In the great majority of cases, Bell’s palsy gradually resolves over time, and its cause is unknown.(1)
A grading system was developed by House and Brackmann and it categorizes Bell’ s palsy on basis of severity and has a scale ranging from I to VI.(1)
Is Ibuprofen Good For Bell’s Palsy?
Bell’s palsy is a cranial nerve palsy affecting the 7th cranial nerve and is usually acute in onset. It is a self-limiting condition that gets cured by itself without any prolonged impairment in the majority of the cases. However, it may take weeks to months while correcting because nervous tissue is a slowly regenerating tissue. Also, when there is nervous tissue breakdown, it is associated with pain in the area supplied by that particular nerve. So, in many of the cases, Bell’s palsy is associated with pain in the facial region and may present itself as bouts of pain or a continuous dull aching area.
For the management of neuralgia associated with Bell’s palsy, non-steroidal anti-inflammatory drugs are recommended because they are very effective in dealing with pain. Although there may be a requirement of stronger anesthetic measures in few cases most of the time NSAIDS is enough.
Ibuprofen is one of those NSAIDS which are very powerful analgesic agents and can relieve even neuralgic pain by oral dosing. It not only helps to reduce the frequency of bouts of pain but also improves the quality of life in many cases of bell’s palsy (2). Other NSAIDs for pain management of bell’s palsy are acetaminophen, naproxen, ketorolac, etc. which can be given in the contraindication of ibuprofen but ibuprofen remains the best NSAID for pain relief.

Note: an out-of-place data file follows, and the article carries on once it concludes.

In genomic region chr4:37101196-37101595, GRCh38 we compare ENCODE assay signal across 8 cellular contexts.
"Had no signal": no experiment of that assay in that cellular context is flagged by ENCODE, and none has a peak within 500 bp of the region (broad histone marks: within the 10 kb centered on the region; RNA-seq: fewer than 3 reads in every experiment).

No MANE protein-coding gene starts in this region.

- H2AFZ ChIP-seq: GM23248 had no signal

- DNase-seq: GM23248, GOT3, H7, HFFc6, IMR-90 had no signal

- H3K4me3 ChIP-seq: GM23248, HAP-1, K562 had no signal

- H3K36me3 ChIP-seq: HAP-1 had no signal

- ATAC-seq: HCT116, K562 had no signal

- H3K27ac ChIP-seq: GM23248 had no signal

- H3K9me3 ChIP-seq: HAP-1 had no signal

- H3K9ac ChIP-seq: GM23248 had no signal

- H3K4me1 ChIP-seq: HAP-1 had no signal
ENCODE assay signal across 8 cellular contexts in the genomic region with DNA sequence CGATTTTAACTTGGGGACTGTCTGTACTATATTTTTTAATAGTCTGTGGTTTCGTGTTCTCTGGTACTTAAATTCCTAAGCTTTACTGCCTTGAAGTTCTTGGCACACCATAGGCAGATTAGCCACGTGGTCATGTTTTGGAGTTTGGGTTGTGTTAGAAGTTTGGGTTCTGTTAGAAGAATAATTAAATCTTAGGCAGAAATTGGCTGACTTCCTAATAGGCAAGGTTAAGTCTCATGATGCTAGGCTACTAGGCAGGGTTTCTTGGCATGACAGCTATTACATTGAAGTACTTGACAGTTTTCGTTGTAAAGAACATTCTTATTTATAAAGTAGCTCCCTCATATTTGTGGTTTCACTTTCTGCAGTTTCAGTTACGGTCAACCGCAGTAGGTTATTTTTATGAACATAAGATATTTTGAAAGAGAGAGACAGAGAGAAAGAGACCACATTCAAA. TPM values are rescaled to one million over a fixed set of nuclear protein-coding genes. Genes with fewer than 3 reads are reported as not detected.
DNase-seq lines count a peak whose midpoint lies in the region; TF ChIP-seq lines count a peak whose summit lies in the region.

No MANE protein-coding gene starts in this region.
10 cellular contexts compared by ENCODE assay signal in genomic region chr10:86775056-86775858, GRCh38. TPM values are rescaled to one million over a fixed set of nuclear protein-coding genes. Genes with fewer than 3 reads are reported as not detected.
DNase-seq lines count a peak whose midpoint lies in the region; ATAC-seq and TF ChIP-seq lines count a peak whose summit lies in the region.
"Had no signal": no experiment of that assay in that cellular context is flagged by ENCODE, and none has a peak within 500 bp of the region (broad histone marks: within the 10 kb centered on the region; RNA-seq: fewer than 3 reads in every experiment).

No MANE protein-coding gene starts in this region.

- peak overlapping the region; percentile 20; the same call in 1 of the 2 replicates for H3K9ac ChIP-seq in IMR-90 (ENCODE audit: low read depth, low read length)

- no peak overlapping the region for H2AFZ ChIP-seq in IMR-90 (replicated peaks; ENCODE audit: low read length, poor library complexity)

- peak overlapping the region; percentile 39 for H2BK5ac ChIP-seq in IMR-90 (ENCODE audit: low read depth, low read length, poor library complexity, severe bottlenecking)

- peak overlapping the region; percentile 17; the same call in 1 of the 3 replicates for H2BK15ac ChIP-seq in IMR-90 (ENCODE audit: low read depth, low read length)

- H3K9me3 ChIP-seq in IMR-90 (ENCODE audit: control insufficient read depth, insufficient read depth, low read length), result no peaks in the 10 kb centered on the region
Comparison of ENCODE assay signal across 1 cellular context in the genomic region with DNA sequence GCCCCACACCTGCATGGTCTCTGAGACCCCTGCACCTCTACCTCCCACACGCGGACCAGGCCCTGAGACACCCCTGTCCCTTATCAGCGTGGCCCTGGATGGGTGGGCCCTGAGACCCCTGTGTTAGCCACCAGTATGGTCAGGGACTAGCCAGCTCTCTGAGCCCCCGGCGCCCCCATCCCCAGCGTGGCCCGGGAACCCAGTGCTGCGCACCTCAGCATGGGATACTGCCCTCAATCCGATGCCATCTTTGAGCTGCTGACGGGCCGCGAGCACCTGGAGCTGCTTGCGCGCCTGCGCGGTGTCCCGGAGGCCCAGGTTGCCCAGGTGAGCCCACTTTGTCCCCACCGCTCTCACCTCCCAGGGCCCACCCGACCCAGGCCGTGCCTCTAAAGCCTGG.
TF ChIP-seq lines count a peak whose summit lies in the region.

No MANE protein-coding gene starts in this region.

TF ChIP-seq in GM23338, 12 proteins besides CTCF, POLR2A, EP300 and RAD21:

Is Vitamin B12 Good For Bell’s Palsy?
Vitamin b 12 also known as cyanocobalamin is a vitamin of b complex which is responsible for a variety of functions in the body. One of its functions is to maintain the myelin sheath of the nerve and provide adequate nutrition for the regeneration of the nerve. Deficiency of vitamin B12 can lead to a decrease in the formation of the myelin sheath and also the regeneration process halts. It may lead to dysfunction of various peripheral nerves its deficiency disease known as pernicious anemia is a type of peripheral neuropathy only.
It is also known to affect cranial nerves, especially 5th (trigeminal) and 7th (facial) cranial nerves. These can be affected together or in isolation to each other and can cause a condition known as neuralgia. It can be treated with a booster dosage of Vitamin B12 if it gets diagnosed. The dosage for deficiency of Vitamin B12 is about 1000 micrograms given intramuscularly.(3)
Although much of the research is not done on the relationship of vitamin B12 and Bell’s palsy if it is associated with facial neuralgia or painful facial movements then treatment with external vitamin b 12 booster can be justified. So, it can be useful only in particular cases and there is no recommendation on regular usage of vitamin B12 in Bell’s palsy.(4)
Bell’s palsy is sometimes associated with neuralgic pain which occurs due to the breakdown of nervous tissue and has to be countered because it can take a lot of time to recover completely. For the time being and to relieve the patient from pain, the NSAID group of drugs can be used. These are strong analgesic agents with very few side effects and high ceiling of lethal dose and have almost no to very little abuse potential. Similarly, vitamin b 12 has also been used in some cases to speed up the regeneration process of nerve.
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